Saturday, May 17, 2014

May 17th Challenge

Hi it’s Christina –

Good Morning! What a GLORIOUS day. The sun is shining, and there isn’t a cloud in the sky. For the first time in nearly a week, I feel human again. As I said, all I needed was sleep, and between yesterday’s nap and then sleeping in today, I think I’m finally good.

I was not going to attempt this with a sleep deprived brain, so this blog subject is a day later than I had anticipated. However, by blogging about it today, I can include the link so you could see snippets, because you were probably at work yesterday when the show aired, and would have missed it anyway.

Yesterday, an icon and a trail blazer in broadcast media, bid a final goodbye to a fifty plus year old career in Journalism. I doubt it was her initial intent, and I’m sure she was simply following her own dream, Ms. Barbara Walters opened the door for women, both as journalists and as news anchors. Although there have been countless times when she was not my favorite person in the world, I still respect what she has managed to accomplish over her long career.

Barbara Walters was born on September 25, 1929, to Dena Seletsky Walters and Lou Walters, in Boston Massachusetts. She was a graduate of Sarah Lawrence College, in Bronxville, New York, with a degree in English, in 1953. After college, she worked for a short time as a secretary, and then as an assistant to the publicity director at WRCA-TV, an NBC affiliate, thus starting her life in journalism.

In 1961, she started as a writer and researcher for the Today Show on NBC.
Within three years, she became a staple on the Today Show, sharing camera time with Hugh Downs and Frank McGee, even though she was relegated to “the backseat” when interviewing the “serious” guests, only her male counterparts were allowed to ask the hard questions.

In 1975 she won her first Daytime Emmy Award, and in 1976 she was offered an unprecedented million dollar salary by ABC and asked to be the first female co-anchor of an evening news program opposite Harry Reasoner. Mr. Reasoner was not pleased with ABC’s decision, a co-host making twice his salary and a woman to boot, and he failed miserably at hiding his displeasure, not that he even attempted to conceal his loathing. He was patronizing, belittling and took every opportunity to discredit her abilities as a journalist, something he obviously believed was not an arena for women.

The show flopped. She flopped, and ABC released her from her contract, but Ms. Walters did not go away quietly. She became a part-time correspondent for 20/20, and then in 1984 became the show’s co-host with Hugh Downs. Then in 2004, after twenty five years, she said goodbye to 20/20, but not to TV. She continued to do her “specials”, which she had been doing since the 70s, and she also focused on her brainchild, The View.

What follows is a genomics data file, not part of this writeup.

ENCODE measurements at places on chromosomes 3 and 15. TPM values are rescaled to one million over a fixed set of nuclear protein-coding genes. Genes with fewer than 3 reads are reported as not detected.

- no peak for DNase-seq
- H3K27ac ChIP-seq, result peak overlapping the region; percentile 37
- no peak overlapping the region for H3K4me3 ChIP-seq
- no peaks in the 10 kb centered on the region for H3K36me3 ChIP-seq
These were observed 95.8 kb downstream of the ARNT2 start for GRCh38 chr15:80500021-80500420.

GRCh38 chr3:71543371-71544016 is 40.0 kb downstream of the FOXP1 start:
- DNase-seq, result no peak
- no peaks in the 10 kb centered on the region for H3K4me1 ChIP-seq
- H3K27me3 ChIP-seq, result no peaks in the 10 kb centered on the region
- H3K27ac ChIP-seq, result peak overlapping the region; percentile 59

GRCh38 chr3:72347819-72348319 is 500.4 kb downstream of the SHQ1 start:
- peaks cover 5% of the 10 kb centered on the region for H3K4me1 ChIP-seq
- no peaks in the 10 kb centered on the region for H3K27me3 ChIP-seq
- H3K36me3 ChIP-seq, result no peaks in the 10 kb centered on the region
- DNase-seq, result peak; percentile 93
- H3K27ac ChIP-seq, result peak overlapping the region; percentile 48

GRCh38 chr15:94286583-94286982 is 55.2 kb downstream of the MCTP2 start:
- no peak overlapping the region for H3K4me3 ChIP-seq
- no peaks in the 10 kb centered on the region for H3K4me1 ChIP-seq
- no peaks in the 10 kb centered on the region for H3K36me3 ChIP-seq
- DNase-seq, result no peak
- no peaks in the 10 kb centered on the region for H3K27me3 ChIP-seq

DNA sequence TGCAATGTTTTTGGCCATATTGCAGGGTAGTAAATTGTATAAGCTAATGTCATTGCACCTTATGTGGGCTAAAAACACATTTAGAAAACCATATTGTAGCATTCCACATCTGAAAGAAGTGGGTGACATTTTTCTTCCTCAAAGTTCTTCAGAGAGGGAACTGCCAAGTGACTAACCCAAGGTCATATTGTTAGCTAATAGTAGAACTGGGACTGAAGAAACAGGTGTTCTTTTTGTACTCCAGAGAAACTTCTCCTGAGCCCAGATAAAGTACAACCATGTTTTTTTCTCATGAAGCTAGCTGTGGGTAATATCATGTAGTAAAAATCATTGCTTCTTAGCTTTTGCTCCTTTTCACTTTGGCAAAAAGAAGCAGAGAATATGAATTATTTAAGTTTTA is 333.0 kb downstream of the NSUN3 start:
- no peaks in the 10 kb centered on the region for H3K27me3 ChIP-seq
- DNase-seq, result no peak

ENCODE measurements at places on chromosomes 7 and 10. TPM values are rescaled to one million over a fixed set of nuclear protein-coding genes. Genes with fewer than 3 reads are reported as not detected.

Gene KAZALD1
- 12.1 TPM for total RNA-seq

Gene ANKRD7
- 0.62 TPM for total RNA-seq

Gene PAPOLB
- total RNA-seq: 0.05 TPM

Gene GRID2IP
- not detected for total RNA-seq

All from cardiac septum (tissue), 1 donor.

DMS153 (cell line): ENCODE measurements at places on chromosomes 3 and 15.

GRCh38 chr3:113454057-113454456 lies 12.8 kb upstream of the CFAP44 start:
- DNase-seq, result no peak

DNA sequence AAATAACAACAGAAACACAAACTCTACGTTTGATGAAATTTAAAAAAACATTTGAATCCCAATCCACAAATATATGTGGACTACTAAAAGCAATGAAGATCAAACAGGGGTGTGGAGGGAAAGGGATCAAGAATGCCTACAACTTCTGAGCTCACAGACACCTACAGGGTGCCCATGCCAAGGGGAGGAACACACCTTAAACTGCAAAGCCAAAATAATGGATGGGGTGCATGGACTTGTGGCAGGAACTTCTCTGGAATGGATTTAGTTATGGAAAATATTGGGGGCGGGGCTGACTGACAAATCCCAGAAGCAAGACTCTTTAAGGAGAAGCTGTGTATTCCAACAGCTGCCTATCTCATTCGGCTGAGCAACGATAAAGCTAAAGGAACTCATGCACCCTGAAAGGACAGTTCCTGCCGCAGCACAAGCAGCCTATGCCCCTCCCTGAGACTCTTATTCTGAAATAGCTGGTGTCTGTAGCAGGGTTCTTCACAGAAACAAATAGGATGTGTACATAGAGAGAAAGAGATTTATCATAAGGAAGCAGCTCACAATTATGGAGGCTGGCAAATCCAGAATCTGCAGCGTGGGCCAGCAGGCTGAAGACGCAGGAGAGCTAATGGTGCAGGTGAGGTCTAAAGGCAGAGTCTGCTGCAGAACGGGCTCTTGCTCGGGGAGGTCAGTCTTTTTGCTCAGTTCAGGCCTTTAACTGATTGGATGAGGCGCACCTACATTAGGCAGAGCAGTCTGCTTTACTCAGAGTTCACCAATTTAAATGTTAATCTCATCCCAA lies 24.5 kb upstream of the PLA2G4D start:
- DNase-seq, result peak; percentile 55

Over her half century career, Ms. Walters has interviewed every President and First Lady, “from John and Jackie to Barak and Michelle”. She has interviewed Kings and Shahs, communist leaders and terrorists, actors and religious leaders. From Fidel Castro to the Dalai Lama, Ms. Walters has covered them all, and has traveled all over the globe in order to do it. She interviewed President Nixon after the Watergate scandal, Christopher Reeve after his paralyzing accident, and even the infamous Monica Lewinsky after, well…you know. She has won countless awards, accreditation and acclaim; but the most important legacy she has left behind is, now, when you turn on your evening news, you don’t even bat an eyelash when you see a female there delivering the story to you.

Although I doubt we would ever be 100% in accord, Ms. Walters, I wish you the very best. At age 84, your retirement is well earned. God’s speed and God bless.

I hope you have an exceptional day, and happy writing!

Your Last Challenge was:

Late again…

I try. Honest I do, but I swear sometimes the cosmos are acting against me. It doesn’t matter if I leave on time or even fifteen minutes early, inevitably, I will be late again. I really don’t understand. These things just don’t happen to normal people.

Oh, I’m sure, misplaced keys or the car wouldn’t start, have made thousands, nay millions of people late, but a derailed subway car in the middle of the road? Or, how about a long horned steer running a muck? I know, the sinkhole excuse is sure to fly…right?

Let me tell you, the invention of the camera phone, was the best thing since sliced bread, because even I was finding my excuses hard to believe. My boss thought I was making up the reasons behind my tardiness and was getting quite annoyed. Then I started snapping photos to prove to him what I was saying was true.

Believe it or not, the above was true. A subway car was being towed on Route 31, and somehow it fell off the flatbed, and another time a giant long horned bull was running in between stopped cars. There were incidents with bears, double flat tires, various car accidents (not mine), weather related disasters, triple detours. It ended up becoming a standing joke. I’d walk in late, not say anything, just bring up the photo on my phone.

Your Next Challenge is:

You will never believe what I found in the back yard

You have ten minutes (be honest). There is no right or wrong, just write. Spelling and punctuation don’t count, and NO ONE is allowed to criticize what someone else has written. Go.